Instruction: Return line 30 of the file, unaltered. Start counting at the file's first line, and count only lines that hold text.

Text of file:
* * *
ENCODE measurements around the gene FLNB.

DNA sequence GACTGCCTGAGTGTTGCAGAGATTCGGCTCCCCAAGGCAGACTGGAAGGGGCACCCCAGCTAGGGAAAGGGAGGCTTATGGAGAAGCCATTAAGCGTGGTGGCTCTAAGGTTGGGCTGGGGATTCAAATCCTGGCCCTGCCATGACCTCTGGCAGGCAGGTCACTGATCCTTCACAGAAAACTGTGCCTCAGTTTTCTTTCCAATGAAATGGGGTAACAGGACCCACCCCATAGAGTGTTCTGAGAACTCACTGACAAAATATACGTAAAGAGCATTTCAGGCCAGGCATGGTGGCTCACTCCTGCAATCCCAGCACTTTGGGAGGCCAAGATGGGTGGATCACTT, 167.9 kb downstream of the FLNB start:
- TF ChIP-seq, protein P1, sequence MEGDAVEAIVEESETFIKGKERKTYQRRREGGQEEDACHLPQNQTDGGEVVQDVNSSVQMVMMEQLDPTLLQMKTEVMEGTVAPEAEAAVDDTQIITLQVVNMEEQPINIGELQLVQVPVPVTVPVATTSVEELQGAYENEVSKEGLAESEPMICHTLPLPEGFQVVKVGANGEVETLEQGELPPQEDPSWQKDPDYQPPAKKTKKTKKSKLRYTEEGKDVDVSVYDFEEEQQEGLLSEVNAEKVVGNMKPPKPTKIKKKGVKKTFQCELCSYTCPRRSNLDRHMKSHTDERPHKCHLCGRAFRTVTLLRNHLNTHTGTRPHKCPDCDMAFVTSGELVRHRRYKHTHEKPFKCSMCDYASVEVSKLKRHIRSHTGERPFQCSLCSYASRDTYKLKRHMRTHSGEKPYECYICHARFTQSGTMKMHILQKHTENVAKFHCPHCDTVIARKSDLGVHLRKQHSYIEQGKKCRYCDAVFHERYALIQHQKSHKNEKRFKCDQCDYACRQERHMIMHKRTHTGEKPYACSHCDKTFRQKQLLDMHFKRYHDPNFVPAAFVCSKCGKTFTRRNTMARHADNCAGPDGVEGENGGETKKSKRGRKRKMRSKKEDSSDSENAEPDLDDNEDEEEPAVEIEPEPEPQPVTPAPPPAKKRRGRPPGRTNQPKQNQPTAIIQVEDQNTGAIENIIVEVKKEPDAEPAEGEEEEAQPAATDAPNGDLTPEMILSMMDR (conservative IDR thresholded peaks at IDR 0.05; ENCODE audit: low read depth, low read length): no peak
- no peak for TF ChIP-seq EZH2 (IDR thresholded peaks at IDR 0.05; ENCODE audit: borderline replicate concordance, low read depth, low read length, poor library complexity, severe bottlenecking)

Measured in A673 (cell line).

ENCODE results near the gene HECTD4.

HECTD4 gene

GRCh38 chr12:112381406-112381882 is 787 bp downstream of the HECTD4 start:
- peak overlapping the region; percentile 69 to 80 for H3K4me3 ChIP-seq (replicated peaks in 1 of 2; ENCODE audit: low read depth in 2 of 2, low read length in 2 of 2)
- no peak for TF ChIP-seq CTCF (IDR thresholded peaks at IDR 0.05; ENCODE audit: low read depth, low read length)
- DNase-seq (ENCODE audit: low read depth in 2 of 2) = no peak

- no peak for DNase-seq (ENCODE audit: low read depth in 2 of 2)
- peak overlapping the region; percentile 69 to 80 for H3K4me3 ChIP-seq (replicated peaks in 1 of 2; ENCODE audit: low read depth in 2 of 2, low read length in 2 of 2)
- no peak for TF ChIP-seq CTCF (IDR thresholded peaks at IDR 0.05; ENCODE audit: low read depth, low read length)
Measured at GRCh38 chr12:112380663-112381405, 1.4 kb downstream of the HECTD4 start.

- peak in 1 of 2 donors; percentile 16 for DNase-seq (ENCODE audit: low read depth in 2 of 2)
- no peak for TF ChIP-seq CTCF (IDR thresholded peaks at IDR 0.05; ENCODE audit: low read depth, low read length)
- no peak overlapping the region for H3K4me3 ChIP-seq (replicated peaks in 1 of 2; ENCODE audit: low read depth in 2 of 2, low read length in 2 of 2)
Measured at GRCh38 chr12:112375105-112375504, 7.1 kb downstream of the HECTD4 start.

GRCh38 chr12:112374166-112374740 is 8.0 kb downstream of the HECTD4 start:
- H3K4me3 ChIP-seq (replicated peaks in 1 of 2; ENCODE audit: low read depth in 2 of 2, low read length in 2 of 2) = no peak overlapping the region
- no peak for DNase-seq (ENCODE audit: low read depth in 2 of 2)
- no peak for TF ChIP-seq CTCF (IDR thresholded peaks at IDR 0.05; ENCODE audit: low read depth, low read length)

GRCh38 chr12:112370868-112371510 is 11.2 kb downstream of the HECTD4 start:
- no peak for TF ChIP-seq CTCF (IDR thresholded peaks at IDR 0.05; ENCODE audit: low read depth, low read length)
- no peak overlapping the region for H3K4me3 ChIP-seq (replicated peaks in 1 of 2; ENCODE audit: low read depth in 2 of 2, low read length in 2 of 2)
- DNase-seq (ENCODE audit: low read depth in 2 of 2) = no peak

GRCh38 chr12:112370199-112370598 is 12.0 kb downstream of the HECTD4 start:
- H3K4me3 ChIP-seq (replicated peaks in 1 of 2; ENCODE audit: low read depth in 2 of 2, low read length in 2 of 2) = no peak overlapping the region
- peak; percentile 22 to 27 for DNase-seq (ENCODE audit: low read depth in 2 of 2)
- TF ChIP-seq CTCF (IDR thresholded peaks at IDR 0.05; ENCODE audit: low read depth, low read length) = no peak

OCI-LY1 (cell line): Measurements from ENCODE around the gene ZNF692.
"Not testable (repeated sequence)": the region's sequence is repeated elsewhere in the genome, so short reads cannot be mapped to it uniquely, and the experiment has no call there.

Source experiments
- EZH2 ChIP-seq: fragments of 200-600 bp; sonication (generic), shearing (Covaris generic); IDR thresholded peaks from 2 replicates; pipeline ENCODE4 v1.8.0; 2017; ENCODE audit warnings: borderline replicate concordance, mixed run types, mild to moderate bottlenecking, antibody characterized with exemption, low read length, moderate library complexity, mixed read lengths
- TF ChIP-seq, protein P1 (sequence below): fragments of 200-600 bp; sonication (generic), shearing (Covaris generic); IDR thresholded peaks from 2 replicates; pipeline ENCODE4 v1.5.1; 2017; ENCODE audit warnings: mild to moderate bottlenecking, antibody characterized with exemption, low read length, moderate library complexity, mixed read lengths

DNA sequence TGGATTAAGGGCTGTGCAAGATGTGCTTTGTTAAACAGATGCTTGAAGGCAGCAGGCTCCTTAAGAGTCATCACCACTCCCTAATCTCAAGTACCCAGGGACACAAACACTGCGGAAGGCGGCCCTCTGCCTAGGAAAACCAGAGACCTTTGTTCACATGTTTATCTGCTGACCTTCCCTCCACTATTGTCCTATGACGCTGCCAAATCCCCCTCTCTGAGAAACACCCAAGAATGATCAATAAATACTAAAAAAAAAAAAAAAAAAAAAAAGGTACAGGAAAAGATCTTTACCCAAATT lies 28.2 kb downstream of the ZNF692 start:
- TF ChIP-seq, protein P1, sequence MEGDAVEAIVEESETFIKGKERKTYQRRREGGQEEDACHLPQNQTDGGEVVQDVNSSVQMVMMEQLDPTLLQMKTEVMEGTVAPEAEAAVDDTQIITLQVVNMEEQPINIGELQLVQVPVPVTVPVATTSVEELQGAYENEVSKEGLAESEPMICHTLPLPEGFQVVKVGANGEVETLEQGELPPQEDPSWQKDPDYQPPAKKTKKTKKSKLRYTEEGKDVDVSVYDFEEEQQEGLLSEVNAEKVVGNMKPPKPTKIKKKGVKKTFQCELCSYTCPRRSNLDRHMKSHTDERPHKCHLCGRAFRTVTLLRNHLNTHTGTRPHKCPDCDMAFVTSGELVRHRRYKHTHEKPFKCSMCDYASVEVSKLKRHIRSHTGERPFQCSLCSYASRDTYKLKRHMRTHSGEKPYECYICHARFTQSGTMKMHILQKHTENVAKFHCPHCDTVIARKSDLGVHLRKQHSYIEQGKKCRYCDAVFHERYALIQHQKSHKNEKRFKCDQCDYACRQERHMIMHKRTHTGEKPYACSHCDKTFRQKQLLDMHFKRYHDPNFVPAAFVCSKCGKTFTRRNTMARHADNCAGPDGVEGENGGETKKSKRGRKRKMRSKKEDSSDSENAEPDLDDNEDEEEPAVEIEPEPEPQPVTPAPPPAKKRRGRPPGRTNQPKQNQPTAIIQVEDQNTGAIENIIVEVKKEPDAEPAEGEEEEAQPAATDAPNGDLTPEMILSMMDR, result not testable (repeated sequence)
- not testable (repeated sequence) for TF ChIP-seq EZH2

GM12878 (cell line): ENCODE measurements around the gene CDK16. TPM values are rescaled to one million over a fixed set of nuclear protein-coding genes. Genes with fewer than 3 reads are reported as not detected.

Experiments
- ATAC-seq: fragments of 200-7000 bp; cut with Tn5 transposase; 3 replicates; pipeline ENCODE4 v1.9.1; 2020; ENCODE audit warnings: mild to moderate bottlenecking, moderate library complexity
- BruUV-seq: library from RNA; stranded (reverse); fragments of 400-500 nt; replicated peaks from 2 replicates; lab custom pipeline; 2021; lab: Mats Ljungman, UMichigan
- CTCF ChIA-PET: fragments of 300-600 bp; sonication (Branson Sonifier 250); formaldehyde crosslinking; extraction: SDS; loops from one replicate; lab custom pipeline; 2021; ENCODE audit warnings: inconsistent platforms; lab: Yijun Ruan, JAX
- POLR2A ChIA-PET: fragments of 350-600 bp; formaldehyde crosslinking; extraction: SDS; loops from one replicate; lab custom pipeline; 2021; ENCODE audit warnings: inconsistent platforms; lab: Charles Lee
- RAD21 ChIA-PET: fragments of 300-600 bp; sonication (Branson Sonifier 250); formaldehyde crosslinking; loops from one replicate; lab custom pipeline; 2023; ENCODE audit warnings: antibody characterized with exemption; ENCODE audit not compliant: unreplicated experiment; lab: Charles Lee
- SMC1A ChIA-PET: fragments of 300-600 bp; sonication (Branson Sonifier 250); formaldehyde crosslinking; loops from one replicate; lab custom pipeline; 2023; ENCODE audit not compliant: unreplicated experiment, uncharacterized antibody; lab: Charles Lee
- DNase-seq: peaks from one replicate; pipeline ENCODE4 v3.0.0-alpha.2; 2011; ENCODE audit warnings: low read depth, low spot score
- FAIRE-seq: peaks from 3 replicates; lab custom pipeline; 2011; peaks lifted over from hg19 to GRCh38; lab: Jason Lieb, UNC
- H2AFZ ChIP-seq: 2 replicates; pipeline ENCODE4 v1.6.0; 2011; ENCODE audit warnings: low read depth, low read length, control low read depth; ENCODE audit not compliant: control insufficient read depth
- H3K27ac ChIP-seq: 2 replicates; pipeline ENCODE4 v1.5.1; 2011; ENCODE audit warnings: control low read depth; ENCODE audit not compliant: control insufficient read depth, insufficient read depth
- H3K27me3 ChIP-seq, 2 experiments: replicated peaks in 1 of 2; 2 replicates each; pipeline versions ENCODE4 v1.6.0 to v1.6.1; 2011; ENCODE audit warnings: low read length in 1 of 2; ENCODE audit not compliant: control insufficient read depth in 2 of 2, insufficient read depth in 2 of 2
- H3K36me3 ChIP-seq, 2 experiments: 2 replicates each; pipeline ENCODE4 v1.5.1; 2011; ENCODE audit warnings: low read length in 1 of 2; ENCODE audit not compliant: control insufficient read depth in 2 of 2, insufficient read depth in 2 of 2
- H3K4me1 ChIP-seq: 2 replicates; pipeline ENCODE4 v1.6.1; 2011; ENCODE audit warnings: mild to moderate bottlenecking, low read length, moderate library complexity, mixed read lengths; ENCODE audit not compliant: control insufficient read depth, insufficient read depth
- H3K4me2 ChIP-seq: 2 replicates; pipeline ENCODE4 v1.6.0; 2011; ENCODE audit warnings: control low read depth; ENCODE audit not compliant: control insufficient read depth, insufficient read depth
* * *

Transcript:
- peak; percentile 22 to 27 for DNase-seq (ENCODE audit: low read depth in 2 of 2)